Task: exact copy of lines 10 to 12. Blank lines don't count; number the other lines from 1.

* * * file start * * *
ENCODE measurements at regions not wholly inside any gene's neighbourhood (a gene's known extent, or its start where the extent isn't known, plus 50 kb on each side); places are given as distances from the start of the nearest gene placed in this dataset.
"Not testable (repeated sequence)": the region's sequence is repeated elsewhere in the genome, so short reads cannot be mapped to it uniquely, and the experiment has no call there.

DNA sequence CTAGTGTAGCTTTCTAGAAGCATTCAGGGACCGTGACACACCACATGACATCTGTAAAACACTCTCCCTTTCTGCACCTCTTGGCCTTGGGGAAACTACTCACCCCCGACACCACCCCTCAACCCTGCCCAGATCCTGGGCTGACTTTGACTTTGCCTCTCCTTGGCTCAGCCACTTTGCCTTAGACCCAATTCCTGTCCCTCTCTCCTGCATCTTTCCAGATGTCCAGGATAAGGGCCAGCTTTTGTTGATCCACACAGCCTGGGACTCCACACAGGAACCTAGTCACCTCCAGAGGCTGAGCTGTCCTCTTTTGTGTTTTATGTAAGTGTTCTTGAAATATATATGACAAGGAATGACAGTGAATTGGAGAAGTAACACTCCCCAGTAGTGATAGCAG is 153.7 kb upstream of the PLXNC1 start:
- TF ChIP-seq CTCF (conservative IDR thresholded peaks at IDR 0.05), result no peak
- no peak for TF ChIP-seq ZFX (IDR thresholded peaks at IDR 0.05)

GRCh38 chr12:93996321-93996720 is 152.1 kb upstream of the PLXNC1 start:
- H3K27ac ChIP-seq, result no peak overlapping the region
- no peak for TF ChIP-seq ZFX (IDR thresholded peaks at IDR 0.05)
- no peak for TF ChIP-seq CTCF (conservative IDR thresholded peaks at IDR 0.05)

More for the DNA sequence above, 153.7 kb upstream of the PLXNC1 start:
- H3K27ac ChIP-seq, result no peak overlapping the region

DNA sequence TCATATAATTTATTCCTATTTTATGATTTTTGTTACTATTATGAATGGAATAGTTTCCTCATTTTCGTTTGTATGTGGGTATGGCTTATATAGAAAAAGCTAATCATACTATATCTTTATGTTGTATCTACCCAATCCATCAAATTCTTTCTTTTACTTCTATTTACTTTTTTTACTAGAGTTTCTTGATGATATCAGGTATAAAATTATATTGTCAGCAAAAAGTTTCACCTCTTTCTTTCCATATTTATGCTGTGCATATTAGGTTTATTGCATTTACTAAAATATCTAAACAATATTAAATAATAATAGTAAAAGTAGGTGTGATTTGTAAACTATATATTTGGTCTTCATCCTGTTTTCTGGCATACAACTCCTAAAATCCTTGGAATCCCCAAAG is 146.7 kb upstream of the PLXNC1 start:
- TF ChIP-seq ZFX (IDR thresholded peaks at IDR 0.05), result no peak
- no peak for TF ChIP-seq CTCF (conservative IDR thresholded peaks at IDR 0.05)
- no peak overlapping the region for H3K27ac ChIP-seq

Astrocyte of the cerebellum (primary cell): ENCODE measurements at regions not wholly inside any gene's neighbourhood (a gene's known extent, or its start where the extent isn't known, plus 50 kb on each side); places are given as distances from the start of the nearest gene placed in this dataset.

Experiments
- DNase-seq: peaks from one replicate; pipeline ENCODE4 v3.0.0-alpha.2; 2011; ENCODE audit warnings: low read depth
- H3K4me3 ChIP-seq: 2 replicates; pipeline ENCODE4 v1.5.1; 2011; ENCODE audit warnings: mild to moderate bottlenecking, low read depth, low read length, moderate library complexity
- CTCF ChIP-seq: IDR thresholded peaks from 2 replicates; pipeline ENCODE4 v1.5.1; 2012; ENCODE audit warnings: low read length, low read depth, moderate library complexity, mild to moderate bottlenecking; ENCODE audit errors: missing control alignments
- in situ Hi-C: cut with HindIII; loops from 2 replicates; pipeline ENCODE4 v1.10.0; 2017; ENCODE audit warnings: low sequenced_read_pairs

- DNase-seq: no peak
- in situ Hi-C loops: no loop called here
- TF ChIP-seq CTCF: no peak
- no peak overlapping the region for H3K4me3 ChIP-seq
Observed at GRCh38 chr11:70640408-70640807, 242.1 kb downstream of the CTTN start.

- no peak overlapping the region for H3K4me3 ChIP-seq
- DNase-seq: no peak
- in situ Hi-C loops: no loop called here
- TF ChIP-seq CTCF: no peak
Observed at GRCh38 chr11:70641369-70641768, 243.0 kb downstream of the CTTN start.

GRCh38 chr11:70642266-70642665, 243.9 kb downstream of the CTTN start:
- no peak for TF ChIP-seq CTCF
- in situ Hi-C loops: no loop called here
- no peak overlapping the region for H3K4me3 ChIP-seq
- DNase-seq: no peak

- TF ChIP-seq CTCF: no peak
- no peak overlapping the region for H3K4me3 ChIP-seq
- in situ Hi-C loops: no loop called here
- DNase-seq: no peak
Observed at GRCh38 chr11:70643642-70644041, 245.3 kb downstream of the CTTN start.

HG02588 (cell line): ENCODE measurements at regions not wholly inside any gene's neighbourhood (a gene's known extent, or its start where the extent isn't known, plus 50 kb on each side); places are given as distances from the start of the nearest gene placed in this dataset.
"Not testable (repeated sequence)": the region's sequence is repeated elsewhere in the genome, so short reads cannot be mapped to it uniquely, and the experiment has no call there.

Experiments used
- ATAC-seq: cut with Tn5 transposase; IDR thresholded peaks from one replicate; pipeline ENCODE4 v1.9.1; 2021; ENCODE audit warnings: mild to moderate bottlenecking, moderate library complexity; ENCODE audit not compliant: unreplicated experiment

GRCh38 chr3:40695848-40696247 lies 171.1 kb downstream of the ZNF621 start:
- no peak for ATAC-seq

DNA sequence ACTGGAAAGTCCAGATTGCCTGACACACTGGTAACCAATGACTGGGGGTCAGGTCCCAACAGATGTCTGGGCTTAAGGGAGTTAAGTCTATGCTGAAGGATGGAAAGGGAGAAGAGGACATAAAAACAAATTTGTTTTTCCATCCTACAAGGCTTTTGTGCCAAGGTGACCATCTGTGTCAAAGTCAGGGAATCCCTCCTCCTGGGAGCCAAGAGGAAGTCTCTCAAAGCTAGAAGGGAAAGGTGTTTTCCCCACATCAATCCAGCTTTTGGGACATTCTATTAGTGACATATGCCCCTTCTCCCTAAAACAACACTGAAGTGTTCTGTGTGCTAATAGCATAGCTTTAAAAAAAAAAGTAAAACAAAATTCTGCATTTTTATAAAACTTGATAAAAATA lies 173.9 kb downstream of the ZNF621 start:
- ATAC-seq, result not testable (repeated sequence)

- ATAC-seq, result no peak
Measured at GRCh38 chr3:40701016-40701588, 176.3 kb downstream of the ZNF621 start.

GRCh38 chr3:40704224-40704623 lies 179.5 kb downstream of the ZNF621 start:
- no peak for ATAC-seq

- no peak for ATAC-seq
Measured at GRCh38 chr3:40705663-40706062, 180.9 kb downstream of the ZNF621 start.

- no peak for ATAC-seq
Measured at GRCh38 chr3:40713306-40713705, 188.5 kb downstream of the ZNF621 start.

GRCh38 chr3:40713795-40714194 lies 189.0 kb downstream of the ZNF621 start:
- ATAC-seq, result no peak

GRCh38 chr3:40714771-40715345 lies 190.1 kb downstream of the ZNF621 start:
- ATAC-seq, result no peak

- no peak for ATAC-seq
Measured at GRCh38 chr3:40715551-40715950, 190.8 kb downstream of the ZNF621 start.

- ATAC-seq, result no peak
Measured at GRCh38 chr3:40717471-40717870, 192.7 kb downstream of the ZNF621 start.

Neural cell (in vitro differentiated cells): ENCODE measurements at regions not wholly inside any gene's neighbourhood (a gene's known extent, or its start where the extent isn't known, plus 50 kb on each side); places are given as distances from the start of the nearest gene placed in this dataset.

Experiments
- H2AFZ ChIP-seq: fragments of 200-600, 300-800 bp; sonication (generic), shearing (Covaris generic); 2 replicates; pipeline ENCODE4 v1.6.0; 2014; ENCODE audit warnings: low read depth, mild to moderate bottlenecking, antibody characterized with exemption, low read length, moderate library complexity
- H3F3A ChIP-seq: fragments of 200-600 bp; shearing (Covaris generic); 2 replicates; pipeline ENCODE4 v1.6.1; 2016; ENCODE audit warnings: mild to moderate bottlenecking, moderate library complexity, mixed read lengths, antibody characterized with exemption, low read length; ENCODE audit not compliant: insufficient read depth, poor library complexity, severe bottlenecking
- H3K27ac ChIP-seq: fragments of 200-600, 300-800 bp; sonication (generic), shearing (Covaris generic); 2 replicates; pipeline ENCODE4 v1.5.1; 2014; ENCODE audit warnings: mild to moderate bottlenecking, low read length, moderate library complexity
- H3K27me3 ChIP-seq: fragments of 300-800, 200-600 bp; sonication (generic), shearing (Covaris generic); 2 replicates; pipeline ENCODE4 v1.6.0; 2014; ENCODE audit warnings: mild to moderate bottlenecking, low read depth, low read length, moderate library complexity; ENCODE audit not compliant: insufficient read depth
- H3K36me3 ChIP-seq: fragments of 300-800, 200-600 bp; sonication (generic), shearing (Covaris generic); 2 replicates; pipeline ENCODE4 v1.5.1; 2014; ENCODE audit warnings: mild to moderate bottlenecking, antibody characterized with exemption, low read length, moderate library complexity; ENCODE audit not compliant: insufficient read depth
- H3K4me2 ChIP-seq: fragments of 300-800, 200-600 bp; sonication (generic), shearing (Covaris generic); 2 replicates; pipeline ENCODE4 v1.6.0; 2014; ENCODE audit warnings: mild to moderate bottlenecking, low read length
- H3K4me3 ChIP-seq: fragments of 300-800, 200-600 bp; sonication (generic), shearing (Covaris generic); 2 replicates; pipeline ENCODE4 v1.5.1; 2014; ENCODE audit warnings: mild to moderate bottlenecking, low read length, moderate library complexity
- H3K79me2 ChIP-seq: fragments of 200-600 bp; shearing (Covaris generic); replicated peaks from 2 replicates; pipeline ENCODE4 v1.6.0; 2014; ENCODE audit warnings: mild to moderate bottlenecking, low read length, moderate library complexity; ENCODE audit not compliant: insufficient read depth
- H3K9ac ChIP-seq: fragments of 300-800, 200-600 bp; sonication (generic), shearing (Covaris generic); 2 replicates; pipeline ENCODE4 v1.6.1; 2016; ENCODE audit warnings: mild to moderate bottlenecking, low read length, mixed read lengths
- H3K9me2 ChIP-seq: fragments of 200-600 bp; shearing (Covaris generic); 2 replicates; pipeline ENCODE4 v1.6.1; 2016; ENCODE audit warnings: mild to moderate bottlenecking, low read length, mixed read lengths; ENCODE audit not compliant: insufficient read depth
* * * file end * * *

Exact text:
More for the DNA sequence above, 153.7 kb upstream of the PLXNC1 start:
- H3K27ac ChIP-seq, result no peak overlapping the region

DNA sequence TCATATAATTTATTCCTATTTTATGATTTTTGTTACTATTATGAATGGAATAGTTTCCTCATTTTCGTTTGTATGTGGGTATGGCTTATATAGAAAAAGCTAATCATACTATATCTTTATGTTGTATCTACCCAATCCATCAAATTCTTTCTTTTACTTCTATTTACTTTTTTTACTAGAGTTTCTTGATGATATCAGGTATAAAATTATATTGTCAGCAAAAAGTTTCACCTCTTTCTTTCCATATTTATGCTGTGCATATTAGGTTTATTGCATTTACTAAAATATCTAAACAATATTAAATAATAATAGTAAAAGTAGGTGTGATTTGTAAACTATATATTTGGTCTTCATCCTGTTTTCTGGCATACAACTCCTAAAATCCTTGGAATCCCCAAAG is 146.7 kb upstream of the PLXNC1 start: